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UBI essay tweaked for COVID

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You may remember Andrew Yang. He was a Democratic candidate for President who had a surprisingly successful run. He didn’t have any political experience. And unlike most of his competitors, he brims with joy and thoughtfulness about policy. His most intriguing (and popular) proposal is to give every American $1,000 per month. 

With COVID-19, some politicians have been pitching similar proposals — at least temporarily, during the crisis. As usual, it would be better — at least on paper — to target the assistance, more effectively, to those in need. As such, quicker and more liberal unemployment insurance and health care for the newly-unemployed makes more sense, assuming the government can do this well. 

The fancy term for this is “Universal Basic Income (UBI),” that is, everyone should have (or be given) enough income to survive. The idea has been around for decades and championed by thinkers and politicians on the Left and the Right. (As a budding young economist, I remember reading about it through Milton Friedman.) 

Yang motivates UBI from his concern about the impact of technological advance on the labor market. This is always a factor in the “churn” of the market. But he believes this time is different — along the lines of a crisis, particularly for less-skilled workers. (His favorite example is truck drivers being replaced by self-driving vehicles.) I’m confident that his worries are exaggerated — that our current technological advances will not be much more disruptive than what we’ve seen in the past. 

But there are other reasons to consider UBI. A year ago, I read Charles Murray’s nice little book on the topic, “In Our Hands: A Plan to Replace the Welfare State.” His argument is that UBI would be better than our current welfare system — cheaper, less intrusive and fewer disincentives. If America insists on a significant “welfare state,” a well-constructed UBI would almost certainly be better. 

Murray’s UBI proposal is that all Americans ages 21 and over would be offered catastrophic health insurance coverage and $10,000 per year by the federal government. (High cost-of living states might choose to supplement this. If not, many people would choose to move to lower cost-of-living areas.) 

Yang’s proposal kicks in at age 18, but Murray is wiser in proposing UBI at age 21. This is crucial, since the habits created between ages 18 and 21 will change the way that the UBI is perceived. Someone in college will not be tempted (much) to leave college to rely on the UBI at 21. Someone who works after high school for three years is less likely to be tempted to leave a job, income, and career path to rely solely on the UBI at 21.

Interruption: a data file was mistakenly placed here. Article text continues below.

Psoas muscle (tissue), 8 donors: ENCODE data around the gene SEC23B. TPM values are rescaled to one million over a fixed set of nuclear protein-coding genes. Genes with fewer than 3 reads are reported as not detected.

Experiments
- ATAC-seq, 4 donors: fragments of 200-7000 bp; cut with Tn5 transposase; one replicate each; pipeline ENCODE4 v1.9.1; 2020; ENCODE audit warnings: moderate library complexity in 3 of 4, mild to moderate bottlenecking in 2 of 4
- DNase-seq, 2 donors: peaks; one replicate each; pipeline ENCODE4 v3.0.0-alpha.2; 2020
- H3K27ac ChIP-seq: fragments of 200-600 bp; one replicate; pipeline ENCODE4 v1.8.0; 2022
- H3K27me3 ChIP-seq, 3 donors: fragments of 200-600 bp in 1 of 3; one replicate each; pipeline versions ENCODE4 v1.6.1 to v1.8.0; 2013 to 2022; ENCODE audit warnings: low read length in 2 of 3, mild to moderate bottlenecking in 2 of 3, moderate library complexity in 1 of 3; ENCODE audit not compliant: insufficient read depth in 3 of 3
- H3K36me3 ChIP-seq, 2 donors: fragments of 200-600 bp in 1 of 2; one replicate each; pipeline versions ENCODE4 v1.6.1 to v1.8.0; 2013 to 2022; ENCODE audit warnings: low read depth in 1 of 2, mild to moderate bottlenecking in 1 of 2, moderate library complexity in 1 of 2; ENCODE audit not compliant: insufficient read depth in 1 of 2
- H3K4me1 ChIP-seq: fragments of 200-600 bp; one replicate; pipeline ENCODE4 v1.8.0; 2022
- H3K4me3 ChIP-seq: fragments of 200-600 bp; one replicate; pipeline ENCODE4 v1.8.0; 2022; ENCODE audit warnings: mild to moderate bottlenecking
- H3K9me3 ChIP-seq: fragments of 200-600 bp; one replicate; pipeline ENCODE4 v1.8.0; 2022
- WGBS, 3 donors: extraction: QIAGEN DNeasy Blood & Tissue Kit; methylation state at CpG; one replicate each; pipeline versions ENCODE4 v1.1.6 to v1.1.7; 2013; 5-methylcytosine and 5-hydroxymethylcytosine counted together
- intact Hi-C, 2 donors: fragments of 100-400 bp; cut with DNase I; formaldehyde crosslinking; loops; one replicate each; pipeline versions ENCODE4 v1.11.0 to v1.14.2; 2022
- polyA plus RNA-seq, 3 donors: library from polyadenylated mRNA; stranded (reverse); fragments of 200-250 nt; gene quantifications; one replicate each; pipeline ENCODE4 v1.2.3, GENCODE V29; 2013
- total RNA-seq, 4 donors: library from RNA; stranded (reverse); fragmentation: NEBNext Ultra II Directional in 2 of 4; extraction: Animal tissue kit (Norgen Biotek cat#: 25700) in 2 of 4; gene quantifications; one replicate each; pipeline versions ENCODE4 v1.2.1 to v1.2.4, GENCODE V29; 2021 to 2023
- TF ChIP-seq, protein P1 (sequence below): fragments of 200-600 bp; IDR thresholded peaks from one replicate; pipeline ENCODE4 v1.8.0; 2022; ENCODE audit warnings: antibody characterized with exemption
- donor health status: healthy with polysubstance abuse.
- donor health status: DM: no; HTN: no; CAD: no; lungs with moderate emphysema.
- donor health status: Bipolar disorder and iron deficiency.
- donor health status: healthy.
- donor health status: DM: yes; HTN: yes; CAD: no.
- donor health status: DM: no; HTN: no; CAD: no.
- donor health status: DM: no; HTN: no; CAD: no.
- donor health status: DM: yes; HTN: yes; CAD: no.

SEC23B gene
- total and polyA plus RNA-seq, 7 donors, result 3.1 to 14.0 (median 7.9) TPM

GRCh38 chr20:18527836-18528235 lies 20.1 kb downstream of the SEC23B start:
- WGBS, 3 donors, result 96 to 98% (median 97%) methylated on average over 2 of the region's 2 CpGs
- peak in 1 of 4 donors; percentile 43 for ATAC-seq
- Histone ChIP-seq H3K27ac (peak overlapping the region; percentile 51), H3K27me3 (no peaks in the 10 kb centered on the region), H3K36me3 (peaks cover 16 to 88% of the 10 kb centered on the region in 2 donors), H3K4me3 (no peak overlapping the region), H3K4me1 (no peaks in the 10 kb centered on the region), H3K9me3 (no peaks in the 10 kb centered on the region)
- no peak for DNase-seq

The UBI would replace all other federal welfare programs. People could opt into the UBI or stay with their current arrangements. As Murray explains, aside from people at or near retirement, most people will choose the UBI. (Again, states might supplement these efforts — particularly, to help those with children.) 

One advantage is immediately obvious: the dog’s breakfast of current federal welfare programs for the poor would be replaced by a cash grant that is simpler, more efficient, and less prone to promote disincentives to work, to save, and to form and maintain a two-parent household. 

Unlike welfare programs, all people would receive the UBI, so it would remove the stigma for receiving “assistance”. It would reduce the disincentives to work because you would still receive UBI, even if you earned quite a bit. It would reduce the disincentive to save. Currently, recipients can have their government benefits reduced or even cut off — if they save “too much.” And it would reduce the disincentives against two-parent households among the poor, since current programs are often conditional on not being married.

Conservatives will applaud the UBI’s efficiency and reduced disincentives on work, saving and family formation. Liberals will appreciate resources for the needy, the removal of stigma for welfare and disempowering the bureaucracy that tends to dehumanize recipients.

How would we pay for the UBI? It turns out that the current set of entitlement and welfare programs are more expensive. Murray recommends a modest UBI reduction rate between $30,000 and $60,000, so that those above the poverty line receive less from the UBI, reducing its costs. (And we might expect wealthy and liberal people to refuse the payments, lowering costs further.)

Murray’s concerns are clearly valid. Society cannot afford to destroy incentives to work, save and raise children in two-parent households. And taxpayers cannot afford the current system of entitlements and welfare programs. The UBI would be a big improvement over the status quo. Thanks to Murray and Yang for promoting the idea. 


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